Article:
Walter Wangerin, Jr.
"When Christians happen to be in settings where they're not gathered together specifically as Christians — for instance, on the floor of the House of Representatives — then I think they should not pray in Jesus' name. In that kind of setting, while I'm sure that it's quite possible to offer sincere prayer in Jesus' name, I think the temptation to offer that kind of prayer for insincere reasons is far too great to make it legitimate. The fact is that in certain parts of the country, in certain very large parts of the country, to very large numbers of Americans, a politician praying explicitly in Jesus' name is like, 'Oh, hey, I'm going to vote for that guy because he prays in Jesus' name.' … It can end up devolving into almost a logo."
Jonathan Malesic, author, Secret Faith in the Public Square: An Argument for Christian Identity
Copyright © 2010 Christianity Today. Click for reprint information.
Previous Christianity Today articles on public prayer include:
Supreme Court Declines Case of Praying Football Coach | The U.S. Supreme Court has turned down an appeal from a high school football coach who was banned from bowing his head during student-led team prayers. (March 3, 2009)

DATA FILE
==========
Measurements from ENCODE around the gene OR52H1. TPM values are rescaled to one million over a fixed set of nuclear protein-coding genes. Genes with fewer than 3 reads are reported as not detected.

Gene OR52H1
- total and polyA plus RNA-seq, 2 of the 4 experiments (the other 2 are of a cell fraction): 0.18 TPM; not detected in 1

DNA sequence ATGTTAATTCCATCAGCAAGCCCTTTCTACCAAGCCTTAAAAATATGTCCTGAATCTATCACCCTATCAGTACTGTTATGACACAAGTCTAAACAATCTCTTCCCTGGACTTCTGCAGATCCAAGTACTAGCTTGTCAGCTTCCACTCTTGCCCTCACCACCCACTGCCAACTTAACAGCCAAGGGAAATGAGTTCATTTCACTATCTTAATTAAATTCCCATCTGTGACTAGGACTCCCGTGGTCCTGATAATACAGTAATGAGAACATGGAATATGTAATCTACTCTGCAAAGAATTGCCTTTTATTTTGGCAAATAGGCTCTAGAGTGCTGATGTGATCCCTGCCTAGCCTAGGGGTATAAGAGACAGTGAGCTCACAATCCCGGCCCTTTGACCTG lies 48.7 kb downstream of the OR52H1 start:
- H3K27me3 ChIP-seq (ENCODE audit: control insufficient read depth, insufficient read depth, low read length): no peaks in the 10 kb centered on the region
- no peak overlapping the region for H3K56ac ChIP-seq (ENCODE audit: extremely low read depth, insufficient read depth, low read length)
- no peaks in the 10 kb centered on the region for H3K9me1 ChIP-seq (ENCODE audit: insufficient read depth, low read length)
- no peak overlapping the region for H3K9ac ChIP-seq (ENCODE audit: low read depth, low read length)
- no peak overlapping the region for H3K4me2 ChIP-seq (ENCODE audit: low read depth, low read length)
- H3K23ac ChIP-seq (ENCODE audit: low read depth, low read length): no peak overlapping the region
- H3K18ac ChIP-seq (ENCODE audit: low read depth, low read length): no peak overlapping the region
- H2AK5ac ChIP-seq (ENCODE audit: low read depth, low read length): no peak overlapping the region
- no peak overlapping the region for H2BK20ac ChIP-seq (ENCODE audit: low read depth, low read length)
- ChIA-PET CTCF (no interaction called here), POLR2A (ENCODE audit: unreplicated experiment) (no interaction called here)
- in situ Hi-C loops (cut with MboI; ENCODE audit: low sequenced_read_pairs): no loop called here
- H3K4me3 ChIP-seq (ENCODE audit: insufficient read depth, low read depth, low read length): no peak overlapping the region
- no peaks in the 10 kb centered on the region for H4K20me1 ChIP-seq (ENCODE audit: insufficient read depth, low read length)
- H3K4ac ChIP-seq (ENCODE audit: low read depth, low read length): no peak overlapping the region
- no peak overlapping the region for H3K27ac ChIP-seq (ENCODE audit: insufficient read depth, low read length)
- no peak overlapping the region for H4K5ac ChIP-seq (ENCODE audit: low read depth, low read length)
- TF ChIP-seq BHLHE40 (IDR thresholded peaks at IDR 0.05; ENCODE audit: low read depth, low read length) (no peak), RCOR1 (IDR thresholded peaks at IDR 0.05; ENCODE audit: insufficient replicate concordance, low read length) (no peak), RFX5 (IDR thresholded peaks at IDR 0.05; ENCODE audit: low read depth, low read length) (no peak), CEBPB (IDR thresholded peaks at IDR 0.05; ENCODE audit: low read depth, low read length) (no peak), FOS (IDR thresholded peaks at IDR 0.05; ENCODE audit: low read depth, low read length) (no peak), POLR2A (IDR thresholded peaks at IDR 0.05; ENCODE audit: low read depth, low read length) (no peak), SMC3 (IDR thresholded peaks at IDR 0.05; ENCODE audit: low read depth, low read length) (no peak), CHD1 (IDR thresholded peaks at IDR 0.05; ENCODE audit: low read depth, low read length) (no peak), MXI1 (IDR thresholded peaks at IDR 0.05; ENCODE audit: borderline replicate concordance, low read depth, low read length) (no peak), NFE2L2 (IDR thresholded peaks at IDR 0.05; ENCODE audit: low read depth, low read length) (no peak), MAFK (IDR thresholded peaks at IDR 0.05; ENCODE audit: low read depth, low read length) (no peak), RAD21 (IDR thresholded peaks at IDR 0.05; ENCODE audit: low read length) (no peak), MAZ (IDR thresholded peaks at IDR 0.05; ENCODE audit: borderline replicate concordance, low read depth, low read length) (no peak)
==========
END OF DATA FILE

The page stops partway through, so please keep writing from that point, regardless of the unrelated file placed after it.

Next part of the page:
Rick Warren's Inaugural Invocation | Let us pray. (January 20, 2009)
Watch that Invocation | Prayer in Jesus' name forbidden in California legislative meetings (August 1, 2003)
Praying to Jesus at government meetings | Why it's not a good thing, even for Christians. (June 20, 2008)
Previous topics for discussion included whether Christians have a responsibility to have children, whether churches should increase their 2011 operating budgets, a Protestant-less Supreme Court, Mother's Day worship, incorporating churches, whether evangelicals are doing a good job at racial integration, whether Christians should leave the American Medical Association, the most significant change in Christianity over the past decade, whether the Supreme Court should rule that memorial crosses are secular, multisite campuses vs. church plants, and whether Christians should fast during Ramadan with Muslims.